CE: Detroit, Race 2. The second doubleheader race around Belle Isle Park ended well enough with Simon Pagenaud getting his first victory, but getting there was brutal – with the low point being a 10-car pileup coming off a restart. For the series, it wasn’t the best way to follow up a thrilling Indy 500.

BEST OFF-TRACK STORY 

TDZ: For me, it’s Alex Zanardi attending the Indianapolis 500 and being presented with the car that he made “The Pass” – his legendary move on Bryan Herta at the 1996 CART race at Laguna Seca.

CE: INDYCAR is finally implementing a long-range plan to bring back technical innovation and ramp up the speeds. Fans that have been clamoring for something besides a spec product are hoping it comes off.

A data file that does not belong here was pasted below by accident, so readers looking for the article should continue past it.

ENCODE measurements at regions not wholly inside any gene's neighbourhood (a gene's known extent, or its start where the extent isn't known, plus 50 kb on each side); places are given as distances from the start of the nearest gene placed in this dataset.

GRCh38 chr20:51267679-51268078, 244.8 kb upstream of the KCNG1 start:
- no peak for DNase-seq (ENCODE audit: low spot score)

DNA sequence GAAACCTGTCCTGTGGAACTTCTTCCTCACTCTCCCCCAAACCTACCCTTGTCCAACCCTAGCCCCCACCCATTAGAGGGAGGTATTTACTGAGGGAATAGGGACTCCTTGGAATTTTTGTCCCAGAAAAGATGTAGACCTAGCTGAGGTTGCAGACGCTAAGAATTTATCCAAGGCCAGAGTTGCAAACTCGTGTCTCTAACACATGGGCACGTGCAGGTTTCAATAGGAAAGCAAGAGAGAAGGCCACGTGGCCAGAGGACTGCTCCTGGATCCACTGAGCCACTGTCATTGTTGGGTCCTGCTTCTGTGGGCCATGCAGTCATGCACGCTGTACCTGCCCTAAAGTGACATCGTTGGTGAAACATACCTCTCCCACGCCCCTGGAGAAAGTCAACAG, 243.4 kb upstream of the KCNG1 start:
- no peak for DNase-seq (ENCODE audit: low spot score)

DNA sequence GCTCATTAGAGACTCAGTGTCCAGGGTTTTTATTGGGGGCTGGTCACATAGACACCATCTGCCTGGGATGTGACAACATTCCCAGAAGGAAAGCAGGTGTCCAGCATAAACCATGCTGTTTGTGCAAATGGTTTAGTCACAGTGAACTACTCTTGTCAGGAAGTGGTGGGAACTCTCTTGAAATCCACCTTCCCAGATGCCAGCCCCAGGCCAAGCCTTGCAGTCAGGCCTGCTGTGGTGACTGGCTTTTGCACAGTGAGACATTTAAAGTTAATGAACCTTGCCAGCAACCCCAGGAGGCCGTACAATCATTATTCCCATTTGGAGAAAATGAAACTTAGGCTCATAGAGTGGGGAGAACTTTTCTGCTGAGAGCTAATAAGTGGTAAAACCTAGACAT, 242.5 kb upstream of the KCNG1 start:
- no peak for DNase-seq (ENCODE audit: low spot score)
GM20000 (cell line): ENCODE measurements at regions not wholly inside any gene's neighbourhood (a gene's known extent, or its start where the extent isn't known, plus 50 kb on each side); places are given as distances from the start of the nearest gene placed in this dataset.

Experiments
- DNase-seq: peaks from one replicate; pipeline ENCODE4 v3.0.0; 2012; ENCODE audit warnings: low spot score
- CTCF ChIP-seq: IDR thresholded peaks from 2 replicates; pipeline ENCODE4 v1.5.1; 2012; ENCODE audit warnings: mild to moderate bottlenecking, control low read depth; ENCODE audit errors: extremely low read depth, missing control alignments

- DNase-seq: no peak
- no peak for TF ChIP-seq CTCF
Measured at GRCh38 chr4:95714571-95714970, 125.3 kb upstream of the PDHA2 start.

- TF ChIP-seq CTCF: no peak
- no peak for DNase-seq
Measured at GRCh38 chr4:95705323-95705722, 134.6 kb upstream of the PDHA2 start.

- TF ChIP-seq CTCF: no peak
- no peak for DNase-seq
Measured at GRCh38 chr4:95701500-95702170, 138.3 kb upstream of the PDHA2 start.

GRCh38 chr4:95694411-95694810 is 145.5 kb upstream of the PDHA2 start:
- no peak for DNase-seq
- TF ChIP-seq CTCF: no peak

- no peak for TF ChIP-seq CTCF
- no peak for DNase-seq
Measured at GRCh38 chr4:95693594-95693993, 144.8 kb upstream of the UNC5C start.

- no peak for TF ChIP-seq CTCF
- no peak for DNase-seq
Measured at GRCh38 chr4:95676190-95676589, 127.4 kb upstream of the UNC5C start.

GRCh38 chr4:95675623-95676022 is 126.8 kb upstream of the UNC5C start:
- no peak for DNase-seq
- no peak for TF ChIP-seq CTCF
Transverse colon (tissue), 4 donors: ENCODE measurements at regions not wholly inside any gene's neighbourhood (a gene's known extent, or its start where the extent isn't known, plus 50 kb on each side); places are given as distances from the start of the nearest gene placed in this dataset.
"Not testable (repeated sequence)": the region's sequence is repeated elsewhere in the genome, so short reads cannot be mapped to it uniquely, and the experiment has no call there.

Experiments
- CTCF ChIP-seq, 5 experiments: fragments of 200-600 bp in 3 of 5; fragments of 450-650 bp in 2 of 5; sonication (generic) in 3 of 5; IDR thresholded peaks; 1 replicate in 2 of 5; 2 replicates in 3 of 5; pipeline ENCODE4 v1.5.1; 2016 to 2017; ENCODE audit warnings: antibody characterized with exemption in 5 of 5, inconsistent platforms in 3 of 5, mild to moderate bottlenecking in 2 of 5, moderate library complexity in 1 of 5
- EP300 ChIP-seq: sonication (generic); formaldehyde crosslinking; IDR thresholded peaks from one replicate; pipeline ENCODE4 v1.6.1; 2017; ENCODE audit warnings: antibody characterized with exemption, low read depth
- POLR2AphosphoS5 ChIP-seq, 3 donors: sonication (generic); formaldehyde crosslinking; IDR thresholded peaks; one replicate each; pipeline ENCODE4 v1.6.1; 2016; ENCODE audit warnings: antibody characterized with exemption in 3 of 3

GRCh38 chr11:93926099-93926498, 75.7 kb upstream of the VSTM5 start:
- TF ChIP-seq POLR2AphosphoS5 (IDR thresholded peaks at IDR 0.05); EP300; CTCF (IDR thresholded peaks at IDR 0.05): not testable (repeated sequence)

WORST OFF-TRACK STORY

TDZ: Aero kits. To me, they’ve been nothing short of a boondoggle since they were first announced in 2010. Now, INDYCAR has announced they’ll finally be implemented in 2015… allegedly. I’ll believe them when I see them, and I’m not sure if they’ll generate much buzz beyond the hardcore fans that are already there.

CE: Hulman & Co. CEO Mark Miles is certainly working hard trying to boost INDYCAR’s profile, but his apparent preference to end the season around Labor Day is worrisome. Unless he’s also trying to gain warm-weather events that can push the start of the season back into February, we’re looking at six months of nothing again. Not acceptable.

VIDEO: Recapping Formula E’s electric second season

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With the new Formula E campaign just two weeks away, the series has released a video recapping its electric second season as Sebastien Buemi and Lucas di Grassi battled for top honors.